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New Mechanism Of CD8 T Cell Differentiation Upon Combinatorial Activation By Antigen And Cytokine | 3222
ISSN: 2155-9899

Journal of Clinical & Cellular Immunology
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New mechanism of CD8 T cell differentiation upon combinatorial activation by antigen and cytokine

Yutaka Tagaya

: J Vaccines Vaccin

CD 4 T cell differentiation is complex and is dictated by unique transcriptional networks. In contrast, only T-bet and eomesdermin have been extensively studied in the differentiation of peripheral CD8 T cells. Some years ago, we demonstrated a critical requirement of γc-signaling for CD8 T cell differentiation into effector cells using a mouse model of GvHD (Miyagawa et al. J. Immunol. 2008 181: 1109). This study prompted us to ask if two modes of CD8 T cell activation exist, namely one by a high dose-antigen and the other by suboptimal dose-antigen + a γc-cytokine signaling. We then postulated that these two modes of CD8 T cell activation may require different transcriptional networks and conducted transcriptome profiling representing each mode of activation. Globally, cytokine or antigen alone only transiently induced genes which quickly declined to quiescence. In contrast, the combinatorial (cytokine + antigen) stimulation led to a stabilized and more versatile gene induction. We sought after a unique transcription factor that is only found in the gene pool from the combinatorial stimulation and identified IRF-8. Subsequent analyses demonstrated that IRF8 is not required for the early stages of T cell differentiation, but the abrogation of IRF8 activity efficiently cripples the effector differentiation of peripheral CD8 T cells, even in the presence of T-bet/eomesdermin. Several reports demonstrate an efficient adjuvant effect of various γc-cytokines in vaccination. Our study seems to provide a mechanistic explanation for these findings and may shed new light on the enhancement of existing protocols.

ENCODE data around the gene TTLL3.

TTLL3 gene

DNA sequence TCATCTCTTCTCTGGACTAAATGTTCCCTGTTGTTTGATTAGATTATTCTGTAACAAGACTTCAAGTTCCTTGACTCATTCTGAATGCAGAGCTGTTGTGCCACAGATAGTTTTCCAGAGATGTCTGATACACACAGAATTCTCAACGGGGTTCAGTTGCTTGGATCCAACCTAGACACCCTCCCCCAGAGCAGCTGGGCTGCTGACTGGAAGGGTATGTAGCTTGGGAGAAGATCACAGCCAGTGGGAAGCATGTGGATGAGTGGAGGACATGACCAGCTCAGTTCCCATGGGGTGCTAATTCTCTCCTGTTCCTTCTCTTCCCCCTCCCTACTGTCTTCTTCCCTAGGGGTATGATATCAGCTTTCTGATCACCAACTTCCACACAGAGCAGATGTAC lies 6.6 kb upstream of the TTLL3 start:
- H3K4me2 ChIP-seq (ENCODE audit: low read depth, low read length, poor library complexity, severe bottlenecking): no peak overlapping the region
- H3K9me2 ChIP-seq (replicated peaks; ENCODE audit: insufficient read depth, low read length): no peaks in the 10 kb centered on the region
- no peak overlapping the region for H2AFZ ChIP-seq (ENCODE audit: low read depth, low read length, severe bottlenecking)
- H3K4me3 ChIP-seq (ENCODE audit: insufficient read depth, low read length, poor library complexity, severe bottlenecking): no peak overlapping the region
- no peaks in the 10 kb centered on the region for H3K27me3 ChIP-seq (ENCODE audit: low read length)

Dr. Tagaya has acquired M.D., and Ph.D. from the Kyoto University Medical School, and completed postdoctoral studies at the National Cancer Institute. He is currently the head of the Cell Biology Lab, Institute of Human Virology at the University of Maryland School of Medicine. His bibliography contains more than 60 publications in reputed journals in the field of cytokine biology , molecular and cellular immunology.